3. An Interloper at the Expo
1. The Greatest Expo in History
In 1970, during a period of unprecedented economic growth, a World Expo was held in Japan. It was a once in a lifetime national project planned to demonstrate the country’s arrival in the ‘Club of Developed Nations’. The man selected to act as Theme Producer for the exposition was Taro Okamoto. He designed a seventy-meter tall, monumental, Taiyo-no-to (Tower of the Sun) and drove it straight through the center of the site, its potent, bizarre spectacle creating a powerful impression on the minds of the Japanese people and becoming the country’s largest, most dynamic icon. There are no Japanese who were alive at that time who do not know Taro Okamoto’s Tower of the Sun.
2. A Giant Symbol of Anti-Expo
Since they were first held in the mid-nineteenth century, world expositions have embodied modernism, presenting a message of how ‘advances in technology and industry will bring happiness to mankind’. However, the Tower of the Sun stood in direct contradiction to this. Appearing like a primitive structure that has stood since time immemorial, it alone succeeded in destroying the image of an ‘urban landscape of the near future’. Taro Okamoto confronted the cheap progressivism upon which the exposition was based and said, ‘Non!’ In reply to critics who claimed he used the avant-garde to support the government, he merely laughed and said, ‘anti-Expo? What are you talking about? The Tower of the Sun is the ultimate expression of anti-Expo!’ The Tower of the Sun stood as an interloper within the whole history of world expositions.
3. Anti-modernism, Anti-traditionalism
Taro Okamoto stated that, ‘The Japanese people have only two standards of value: Western modernism and its antithesis—traditionalism based on the Japanese concepts of quiet simplicity and subdued refinement.’ ‘I kicked both of these aside, to create an absurd idol that linked the primitive directly with the contemporary.’ That was the Tower of the Sun. It truly was an exercise in ‘Polar Opposites’. He tried to produce ‘a Japan that was not a five-storied pagoda, a Japan that was not a reflection of New York or Paris.’ Taro Okamoto tried to free Japan from the cultural inferiority complex that had gripped it since the introduction of Chinese culture during the Nara period (710-784).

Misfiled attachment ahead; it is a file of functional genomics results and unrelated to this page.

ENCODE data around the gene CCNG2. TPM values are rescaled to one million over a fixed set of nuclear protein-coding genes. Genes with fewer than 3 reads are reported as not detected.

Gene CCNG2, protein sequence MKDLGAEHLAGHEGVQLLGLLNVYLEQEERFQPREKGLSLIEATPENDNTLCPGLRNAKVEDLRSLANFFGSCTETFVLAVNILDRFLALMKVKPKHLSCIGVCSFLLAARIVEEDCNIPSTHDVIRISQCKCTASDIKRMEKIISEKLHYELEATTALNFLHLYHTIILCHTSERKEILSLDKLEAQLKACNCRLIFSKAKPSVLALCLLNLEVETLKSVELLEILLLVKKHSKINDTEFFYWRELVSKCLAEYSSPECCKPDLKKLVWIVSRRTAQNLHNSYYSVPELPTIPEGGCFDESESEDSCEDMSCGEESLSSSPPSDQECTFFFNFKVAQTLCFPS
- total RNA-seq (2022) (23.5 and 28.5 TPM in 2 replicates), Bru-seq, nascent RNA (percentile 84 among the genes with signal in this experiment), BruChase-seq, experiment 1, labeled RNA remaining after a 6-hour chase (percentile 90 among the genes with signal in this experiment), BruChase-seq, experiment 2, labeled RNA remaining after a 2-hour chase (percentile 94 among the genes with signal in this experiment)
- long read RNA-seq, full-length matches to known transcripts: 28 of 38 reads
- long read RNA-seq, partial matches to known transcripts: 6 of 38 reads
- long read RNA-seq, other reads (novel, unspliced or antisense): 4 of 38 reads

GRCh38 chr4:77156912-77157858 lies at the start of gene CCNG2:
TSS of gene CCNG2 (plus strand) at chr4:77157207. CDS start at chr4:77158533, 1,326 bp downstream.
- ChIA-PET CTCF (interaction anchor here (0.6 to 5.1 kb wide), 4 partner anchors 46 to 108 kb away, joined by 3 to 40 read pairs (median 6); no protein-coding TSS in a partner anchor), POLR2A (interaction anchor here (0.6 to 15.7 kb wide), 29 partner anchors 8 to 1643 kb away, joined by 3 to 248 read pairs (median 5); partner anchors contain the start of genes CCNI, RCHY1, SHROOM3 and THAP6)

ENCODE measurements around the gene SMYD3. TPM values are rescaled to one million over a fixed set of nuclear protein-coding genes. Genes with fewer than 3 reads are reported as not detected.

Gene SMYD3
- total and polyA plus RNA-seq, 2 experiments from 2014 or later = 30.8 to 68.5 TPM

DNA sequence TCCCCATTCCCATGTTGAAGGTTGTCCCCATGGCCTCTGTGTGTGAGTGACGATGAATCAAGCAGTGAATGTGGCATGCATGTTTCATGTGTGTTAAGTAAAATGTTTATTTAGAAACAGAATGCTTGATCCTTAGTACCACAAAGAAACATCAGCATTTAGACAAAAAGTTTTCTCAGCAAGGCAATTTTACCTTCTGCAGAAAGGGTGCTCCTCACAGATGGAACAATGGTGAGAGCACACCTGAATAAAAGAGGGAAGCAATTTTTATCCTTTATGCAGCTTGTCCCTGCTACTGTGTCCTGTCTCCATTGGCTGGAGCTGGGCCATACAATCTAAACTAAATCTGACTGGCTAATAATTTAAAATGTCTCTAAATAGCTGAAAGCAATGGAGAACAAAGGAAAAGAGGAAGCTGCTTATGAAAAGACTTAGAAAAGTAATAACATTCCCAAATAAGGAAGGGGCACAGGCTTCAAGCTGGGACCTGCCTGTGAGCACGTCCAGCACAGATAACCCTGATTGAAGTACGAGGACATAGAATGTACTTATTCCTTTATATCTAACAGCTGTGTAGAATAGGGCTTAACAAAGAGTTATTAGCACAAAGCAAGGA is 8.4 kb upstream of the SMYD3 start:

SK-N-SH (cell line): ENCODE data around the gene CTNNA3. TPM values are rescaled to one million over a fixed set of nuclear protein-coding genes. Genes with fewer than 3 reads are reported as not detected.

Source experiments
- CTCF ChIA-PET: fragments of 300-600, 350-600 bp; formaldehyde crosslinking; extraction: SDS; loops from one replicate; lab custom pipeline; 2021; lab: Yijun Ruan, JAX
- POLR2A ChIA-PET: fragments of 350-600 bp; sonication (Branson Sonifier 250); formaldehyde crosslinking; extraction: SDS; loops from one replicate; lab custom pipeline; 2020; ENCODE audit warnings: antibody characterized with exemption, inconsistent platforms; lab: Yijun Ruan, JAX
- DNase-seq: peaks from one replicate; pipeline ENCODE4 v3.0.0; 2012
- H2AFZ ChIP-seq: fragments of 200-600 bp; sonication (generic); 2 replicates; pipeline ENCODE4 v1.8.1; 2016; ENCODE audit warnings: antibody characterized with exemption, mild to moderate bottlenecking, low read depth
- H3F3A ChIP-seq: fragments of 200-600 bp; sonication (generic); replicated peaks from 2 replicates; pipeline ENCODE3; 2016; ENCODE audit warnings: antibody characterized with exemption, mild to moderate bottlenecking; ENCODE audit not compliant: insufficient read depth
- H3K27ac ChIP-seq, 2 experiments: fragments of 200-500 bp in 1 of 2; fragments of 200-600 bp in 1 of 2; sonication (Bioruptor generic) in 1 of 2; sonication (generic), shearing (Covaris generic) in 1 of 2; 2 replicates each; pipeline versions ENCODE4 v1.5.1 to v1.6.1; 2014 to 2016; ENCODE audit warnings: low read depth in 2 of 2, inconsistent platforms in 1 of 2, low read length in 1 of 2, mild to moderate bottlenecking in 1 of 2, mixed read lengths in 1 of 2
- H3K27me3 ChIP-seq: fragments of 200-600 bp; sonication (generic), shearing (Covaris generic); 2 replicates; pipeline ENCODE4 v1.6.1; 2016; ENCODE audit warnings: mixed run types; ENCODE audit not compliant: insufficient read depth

4. Longing for a Musée de l’Homme
The theme that Taro Okamoto produced was also unorthodox. He accepted responsibility to depict the Exposition’s theme, ‘Humankind’s Progress and Harmony for Mankind’, but devoted almost the entire space and budget allotted for this theme to trace life from its origins to the activities of primitive culture. Whereas the other pavilions focused on presentations displaying technologies of the future, he produced an exhibit showing the origins of life, prayer and chaos, etc., collecting masks and idols from around the world to present a magic display. He did this in order to send two messages: ‘Do not believe in the values of the Expo’ and ‘Return to humankind’s roots.’ In addition to these, he had one more motive, that was to create a Japanese Musée de l’Homme, and as it transpired, seven years after the Exposition, the materials collected for this display provided a base for the creation of the National Museum of Ethnology.
5. A Well-loved Avant-Garde Artist
The Tower of the Sun remains engraved on the minds of the Japanese people as the symbol of the Osaka World Expo. There are no Japanese who lived at that time who do not know of Taro Okamoto. Loved by the people, Taro continued to produce public art for display around the country, and in 1975, it was decided that the Tower of the Sun, which had been scheduled for demolition, should be preserved for posterity. The grassroots movement campaigning for its conservation had been successful. Taro Okamoto was the only Japanese avant-garde artist to ever reach the hearts of the general public.